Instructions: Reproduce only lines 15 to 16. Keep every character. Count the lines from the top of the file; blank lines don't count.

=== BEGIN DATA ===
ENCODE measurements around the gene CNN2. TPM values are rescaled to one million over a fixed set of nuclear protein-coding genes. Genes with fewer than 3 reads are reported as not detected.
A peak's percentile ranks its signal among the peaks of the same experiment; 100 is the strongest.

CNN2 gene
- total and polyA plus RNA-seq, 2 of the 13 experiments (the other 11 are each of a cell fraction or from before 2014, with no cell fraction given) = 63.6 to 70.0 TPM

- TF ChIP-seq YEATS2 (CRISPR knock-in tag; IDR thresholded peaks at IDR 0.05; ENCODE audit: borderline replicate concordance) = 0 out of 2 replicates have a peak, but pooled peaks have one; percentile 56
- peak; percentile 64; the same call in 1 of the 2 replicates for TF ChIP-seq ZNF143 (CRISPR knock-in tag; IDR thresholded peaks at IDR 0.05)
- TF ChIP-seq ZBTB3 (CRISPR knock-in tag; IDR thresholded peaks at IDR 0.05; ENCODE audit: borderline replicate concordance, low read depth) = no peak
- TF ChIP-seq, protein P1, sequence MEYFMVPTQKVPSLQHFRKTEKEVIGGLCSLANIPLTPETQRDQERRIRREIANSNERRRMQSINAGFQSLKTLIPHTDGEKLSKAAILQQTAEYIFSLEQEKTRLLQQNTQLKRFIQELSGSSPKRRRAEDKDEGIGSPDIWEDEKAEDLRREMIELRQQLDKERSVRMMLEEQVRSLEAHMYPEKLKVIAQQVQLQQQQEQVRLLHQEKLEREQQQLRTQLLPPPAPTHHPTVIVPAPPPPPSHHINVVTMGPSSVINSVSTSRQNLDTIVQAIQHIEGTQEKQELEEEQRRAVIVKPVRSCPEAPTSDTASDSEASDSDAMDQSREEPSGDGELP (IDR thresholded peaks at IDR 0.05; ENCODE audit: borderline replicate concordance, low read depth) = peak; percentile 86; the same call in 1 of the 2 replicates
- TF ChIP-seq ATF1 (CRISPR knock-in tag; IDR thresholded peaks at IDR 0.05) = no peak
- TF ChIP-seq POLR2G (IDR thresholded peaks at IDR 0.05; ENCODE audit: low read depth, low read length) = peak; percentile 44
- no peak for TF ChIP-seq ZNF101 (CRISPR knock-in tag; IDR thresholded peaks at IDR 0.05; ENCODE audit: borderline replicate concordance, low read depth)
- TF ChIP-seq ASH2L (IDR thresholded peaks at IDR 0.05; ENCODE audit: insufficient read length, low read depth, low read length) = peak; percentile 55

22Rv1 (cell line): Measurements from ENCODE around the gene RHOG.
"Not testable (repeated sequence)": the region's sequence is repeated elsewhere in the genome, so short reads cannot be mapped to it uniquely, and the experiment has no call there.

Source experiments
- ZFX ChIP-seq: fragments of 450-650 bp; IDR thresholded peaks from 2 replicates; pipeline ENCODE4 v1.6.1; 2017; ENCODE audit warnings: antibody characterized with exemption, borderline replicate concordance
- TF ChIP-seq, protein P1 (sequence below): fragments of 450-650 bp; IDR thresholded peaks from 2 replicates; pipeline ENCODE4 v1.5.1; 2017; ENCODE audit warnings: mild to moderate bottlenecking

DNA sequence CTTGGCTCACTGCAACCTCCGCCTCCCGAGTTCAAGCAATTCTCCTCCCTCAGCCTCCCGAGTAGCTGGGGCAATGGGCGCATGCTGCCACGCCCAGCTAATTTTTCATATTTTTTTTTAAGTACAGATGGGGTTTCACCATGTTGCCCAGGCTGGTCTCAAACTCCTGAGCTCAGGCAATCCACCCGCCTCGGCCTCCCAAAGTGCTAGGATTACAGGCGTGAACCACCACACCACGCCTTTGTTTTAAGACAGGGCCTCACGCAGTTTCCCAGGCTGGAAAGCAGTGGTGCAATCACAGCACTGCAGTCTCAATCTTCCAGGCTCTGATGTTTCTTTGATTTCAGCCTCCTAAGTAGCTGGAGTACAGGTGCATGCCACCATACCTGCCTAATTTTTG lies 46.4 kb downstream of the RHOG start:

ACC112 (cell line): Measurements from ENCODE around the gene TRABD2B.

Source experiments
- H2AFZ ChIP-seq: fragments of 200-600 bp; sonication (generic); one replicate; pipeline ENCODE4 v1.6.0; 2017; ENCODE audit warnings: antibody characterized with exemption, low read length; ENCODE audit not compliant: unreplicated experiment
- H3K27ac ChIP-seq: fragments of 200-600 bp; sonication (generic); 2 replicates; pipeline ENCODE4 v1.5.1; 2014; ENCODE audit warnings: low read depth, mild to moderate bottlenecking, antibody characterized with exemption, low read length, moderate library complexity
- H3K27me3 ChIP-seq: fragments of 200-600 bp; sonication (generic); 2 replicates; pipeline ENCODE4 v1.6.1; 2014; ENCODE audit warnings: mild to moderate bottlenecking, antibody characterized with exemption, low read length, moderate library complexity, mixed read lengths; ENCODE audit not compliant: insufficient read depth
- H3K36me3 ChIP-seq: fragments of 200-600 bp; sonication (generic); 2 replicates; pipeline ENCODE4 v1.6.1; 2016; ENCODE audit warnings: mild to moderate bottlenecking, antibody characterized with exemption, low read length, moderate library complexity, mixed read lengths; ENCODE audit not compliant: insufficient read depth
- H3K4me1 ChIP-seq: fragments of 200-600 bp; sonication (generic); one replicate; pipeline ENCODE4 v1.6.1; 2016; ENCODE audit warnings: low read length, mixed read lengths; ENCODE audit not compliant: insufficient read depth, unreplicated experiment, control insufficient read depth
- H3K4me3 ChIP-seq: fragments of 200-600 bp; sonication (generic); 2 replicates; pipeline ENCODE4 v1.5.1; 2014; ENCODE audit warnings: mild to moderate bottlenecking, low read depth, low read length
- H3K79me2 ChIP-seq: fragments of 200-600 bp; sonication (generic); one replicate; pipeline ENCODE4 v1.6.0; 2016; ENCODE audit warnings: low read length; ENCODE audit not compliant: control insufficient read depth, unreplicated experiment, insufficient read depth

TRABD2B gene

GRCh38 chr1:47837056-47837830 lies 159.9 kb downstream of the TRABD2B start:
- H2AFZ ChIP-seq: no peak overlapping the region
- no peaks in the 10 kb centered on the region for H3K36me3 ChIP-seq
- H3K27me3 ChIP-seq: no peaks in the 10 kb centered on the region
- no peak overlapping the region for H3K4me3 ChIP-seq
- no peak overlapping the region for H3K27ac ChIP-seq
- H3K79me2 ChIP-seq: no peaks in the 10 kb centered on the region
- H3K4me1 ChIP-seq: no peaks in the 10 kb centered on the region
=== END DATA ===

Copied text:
Source experiments
- ZFX ChIP-seq: fragments of 450-650 bp; IDR thresholded peaks from 2 replicates; pipeline ENCODE4 v1.6.1; 2017; ENCODE audit warnings: antibody characterized with exemption, borderline replicate concordance